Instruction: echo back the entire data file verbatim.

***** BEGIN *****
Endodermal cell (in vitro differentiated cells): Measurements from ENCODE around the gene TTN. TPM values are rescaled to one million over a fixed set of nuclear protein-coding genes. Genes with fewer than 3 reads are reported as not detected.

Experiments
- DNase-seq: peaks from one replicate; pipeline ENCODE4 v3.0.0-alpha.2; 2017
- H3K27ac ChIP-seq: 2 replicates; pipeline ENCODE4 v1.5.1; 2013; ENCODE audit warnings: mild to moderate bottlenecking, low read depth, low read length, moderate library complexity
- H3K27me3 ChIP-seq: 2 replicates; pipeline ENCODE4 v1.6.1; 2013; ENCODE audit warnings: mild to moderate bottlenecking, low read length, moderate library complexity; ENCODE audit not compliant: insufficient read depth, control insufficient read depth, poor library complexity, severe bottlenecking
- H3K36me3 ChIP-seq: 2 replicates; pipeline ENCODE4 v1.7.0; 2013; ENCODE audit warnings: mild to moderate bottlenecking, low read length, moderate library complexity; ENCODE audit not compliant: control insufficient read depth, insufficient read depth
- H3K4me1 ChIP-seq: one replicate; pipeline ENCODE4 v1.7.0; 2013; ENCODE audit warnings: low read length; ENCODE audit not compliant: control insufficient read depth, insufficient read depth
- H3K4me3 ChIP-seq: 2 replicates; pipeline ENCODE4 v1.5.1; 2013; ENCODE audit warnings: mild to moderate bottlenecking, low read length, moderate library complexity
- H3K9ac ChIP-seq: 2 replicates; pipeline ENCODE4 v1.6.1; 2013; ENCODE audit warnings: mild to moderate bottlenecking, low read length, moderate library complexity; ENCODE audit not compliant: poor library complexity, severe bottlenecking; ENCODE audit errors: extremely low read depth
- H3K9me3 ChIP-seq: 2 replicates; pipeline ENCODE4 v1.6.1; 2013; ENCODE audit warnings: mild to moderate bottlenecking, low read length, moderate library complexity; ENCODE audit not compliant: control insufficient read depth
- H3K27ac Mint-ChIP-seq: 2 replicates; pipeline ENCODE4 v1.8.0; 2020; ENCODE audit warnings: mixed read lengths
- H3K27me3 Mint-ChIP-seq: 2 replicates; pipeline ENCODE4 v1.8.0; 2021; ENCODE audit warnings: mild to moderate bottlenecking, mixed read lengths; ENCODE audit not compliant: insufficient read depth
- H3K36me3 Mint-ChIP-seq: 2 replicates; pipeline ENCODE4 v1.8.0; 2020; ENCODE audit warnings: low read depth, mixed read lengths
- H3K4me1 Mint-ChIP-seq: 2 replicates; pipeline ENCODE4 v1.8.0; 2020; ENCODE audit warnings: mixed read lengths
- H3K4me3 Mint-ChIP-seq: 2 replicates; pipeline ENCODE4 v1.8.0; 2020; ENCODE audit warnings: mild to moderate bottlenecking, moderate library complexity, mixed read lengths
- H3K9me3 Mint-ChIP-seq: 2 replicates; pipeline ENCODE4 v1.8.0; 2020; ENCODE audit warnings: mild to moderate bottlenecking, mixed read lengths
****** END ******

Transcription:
Endodermal cell (in vitro differentiated cells): Measurements from ENCODE around the gene TTN. TPM values are rescaled to one million over a fixed set of nuclear protein-coding genes. Genes with fewer than 3 reads are reported as not detected.

Experiments
- DNase-seq: peaks from one replicate; pipeline ENCODE4 v3.0.0-alpha.2; 2017
- H3K27ac ChIP-seq: 2 replicates; pipeline ENCODE4 v1.5.1; 2013; ENCODE audit warnings: mild to moderate bottlenecking, low read depth, low read length, moderate library complexity
- H3K27me3 ChIP-seq: 2 replicates; pipeline ENCODE4 v1.6.1; 2013; ENCODE audit warnings: mild to moderate bottlenecking, low read length, moderate library complexity; ENCODE audit not compliant: insufficient read depth, control insufficient read depth, poor library complexity, severe bottlenecking
- H3K36me3 ChIP-seq: 2 replicates; pipeline ENCODE4 v1.7.0; 2013; ENCODE audit warnings: mild to moderate bottlenecking, low read length, moderate library complexity; ENCODE audit not compliant: control insufficient read depth, insufficient read depth
- H3K4me1 ChIP-seq: one replicate; pipeline ENCODE4 v1.7.0; 2013; ENCODE audit warnings: low read length; ENCODE audit not compliant: control insufficient read depth, insufficient read depth
- H3K4me3 ChIP-seq: 2 replicates; pipeline ENCODE4 v1.5.1; 2013; ENCODE audit warnings: mild to moderate bottlenecking, low read length, moderate library complexity
- H3K9ac ChIP-seq: 2 replicates; pipeline ENCODE4 v1.6.1; 2013; ENCODE audit warnings: mild to moderate bottlenecking, low read length, moderate library complexity; ENCODE audit not compliant: poor library complexity, severe bottlenecking; ENCODE audit errors: extremely low read depth
- H3K9me3 ChIP-seq: 2 replicates; pipeline ENCODE4 v1.6.1; 2013; ENCODE audit warnings: mild to moderate bottlenecking, low read length, moderate library complexity; ENCODE audit not compliant: control insufficient read depth
- H3K27ac Mint-ChIP-seq: 2 replicates; pipeline ENCODE4 v1.8.0; 2020; ENCODE audit warnings: mixed read lengths
- H3K27me3 Mint-ChIP-seq: 2 replicates; pipeline ENCODE4 v1.8.0; 2021; ENCODE audit warnings: mild to moderate bottlenecking, mixed read lengths; ENCODE audit not compliant: insufficient read depth
- H3K36me3 Mint-ChIP-seq: 2 replicates; pipeline ENCODE4 v1.8.0; 2020; ENCODE audit warnings: low read depth, mixed read lengths
- H3K4me1 Mint-ChIP-seq: 2 replicates; pipeline ENCODE4 v1.8.0; 2020; ENCODE audit warnings: mixed read lengths
- H3K4me3 Mint-ChIP-seq: 2 replicates; pipeline ENCODE4 v1.8.0; 2020; ENCODE audit warnings: mild to moderate bottlenecking, moderate library complexity, mixed read lengths
- H3K9me3 Mint-ChIP-seq: 2 replicates; pipeline ENCODE4 v1.8.0; 2020; ENCODE audit warnings: mild to moderate bottlenecking, mixed read lengths